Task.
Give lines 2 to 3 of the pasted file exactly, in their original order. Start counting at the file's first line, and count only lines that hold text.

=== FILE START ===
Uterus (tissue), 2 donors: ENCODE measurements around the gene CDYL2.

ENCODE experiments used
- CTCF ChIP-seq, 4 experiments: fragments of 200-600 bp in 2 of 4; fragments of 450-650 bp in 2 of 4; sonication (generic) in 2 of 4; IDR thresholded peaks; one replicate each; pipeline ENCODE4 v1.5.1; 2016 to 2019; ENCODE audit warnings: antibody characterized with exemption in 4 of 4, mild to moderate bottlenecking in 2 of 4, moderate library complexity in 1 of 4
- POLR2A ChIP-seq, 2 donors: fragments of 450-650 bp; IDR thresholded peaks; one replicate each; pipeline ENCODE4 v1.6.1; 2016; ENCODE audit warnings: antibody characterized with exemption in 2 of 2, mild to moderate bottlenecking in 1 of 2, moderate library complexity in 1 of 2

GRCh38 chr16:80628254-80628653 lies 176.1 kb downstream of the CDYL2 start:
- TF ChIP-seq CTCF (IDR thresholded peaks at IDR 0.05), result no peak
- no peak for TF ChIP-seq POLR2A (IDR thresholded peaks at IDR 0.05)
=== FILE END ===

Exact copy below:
ENCODE experiments used
- CTCF ChIP-seq, 4 experiments: fragments of 200-600 bp in 2 of 4; fragments of 450-650 bp in 2 of 4; sonication (generic) in 2 of 4; IDR thresholded peaks; one replicate each; pipeline ENCODE4 v1.5.1; 2016 to 2019; ENCODE audit warnings: antibody characterized with exemption in 4 of 4, mild to moderate bottlenecking in 2 of 4, moderate library complexity in 1 of 4